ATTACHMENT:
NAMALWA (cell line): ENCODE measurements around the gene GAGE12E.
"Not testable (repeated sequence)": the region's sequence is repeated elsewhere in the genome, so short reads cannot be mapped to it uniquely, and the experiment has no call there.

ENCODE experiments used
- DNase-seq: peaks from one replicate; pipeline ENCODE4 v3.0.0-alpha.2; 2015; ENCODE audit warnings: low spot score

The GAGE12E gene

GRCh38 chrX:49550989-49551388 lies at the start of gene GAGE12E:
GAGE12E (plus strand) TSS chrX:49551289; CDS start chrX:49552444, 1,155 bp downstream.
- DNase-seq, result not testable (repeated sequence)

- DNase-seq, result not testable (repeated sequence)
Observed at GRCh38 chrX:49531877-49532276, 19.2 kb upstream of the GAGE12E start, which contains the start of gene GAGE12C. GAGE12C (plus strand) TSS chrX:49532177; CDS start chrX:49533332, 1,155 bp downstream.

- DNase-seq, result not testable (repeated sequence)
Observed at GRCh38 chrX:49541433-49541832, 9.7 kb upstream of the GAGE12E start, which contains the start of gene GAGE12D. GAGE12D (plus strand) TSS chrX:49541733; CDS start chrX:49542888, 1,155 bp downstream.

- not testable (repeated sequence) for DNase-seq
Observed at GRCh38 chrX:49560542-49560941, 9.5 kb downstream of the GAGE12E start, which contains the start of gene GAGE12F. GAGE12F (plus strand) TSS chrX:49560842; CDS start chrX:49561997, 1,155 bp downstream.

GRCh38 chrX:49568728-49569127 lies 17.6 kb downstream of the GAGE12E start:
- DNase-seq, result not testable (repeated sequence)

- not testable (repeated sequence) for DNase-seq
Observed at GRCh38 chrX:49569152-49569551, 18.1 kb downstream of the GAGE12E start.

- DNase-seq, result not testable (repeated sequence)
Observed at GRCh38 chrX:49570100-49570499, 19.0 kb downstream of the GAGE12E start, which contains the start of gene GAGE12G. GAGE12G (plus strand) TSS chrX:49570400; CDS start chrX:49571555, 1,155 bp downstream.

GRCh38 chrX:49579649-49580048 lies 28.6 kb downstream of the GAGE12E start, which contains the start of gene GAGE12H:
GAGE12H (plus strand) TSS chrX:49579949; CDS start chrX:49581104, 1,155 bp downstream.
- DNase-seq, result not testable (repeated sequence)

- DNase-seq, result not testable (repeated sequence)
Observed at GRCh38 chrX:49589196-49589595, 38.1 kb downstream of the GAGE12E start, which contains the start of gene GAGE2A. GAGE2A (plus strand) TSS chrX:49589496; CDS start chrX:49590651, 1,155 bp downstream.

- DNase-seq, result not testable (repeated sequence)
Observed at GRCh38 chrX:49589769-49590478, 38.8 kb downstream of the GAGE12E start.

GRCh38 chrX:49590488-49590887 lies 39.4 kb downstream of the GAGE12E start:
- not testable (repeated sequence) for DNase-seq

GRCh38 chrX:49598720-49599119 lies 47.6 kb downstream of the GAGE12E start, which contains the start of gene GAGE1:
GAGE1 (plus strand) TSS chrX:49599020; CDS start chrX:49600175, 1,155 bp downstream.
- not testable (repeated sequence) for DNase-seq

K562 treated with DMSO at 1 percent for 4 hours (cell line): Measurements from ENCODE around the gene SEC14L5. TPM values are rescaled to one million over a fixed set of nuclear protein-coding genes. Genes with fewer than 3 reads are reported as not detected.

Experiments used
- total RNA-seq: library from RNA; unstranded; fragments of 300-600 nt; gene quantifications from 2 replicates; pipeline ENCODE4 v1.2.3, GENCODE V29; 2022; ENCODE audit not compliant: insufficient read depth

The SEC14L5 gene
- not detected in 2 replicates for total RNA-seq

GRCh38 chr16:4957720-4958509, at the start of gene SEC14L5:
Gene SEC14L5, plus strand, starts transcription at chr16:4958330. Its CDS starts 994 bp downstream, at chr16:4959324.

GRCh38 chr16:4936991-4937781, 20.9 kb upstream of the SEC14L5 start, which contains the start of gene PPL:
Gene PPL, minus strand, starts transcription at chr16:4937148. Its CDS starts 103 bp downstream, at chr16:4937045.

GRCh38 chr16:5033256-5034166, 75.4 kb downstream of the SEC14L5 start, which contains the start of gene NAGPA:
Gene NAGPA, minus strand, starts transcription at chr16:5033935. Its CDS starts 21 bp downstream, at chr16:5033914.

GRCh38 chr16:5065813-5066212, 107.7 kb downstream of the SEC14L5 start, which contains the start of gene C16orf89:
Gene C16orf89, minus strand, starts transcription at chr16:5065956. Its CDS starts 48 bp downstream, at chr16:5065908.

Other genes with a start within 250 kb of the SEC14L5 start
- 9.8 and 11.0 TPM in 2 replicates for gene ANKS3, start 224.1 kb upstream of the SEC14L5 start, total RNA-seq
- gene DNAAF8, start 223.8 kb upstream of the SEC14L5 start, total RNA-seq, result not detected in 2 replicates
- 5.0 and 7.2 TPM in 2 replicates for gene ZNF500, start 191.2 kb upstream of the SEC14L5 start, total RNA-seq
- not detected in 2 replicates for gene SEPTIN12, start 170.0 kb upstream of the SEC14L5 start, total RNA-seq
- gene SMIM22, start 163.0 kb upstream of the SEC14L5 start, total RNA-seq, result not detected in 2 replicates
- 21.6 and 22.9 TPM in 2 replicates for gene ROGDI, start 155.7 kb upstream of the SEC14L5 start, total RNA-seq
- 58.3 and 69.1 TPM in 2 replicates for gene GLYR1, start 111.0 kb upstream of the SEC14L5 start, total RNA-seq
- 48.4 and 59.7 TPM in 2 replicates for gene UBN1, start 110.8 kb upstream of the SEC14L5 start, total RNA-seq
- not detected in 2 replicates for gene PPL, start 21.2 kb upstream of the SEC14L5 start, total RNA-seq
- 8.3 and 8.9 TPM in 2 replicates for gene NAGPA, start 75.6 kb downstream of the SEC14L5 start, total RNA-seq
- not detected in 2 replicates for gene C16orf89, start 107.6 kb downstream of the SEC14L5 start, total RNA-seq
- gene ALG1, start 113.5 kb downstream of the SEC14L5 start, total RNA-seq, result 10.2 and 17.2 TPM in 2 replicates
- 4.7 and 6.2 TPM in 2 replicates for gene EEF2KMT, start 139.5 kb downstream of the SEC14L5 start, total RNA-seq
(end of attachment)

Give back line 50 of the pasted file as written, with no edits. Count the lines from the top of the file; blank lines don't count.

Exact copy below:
- not detected in 2 replicates for gene SEPTIN12, start 170.0 kb upstream of the SEC14L5 start, total RNA-seq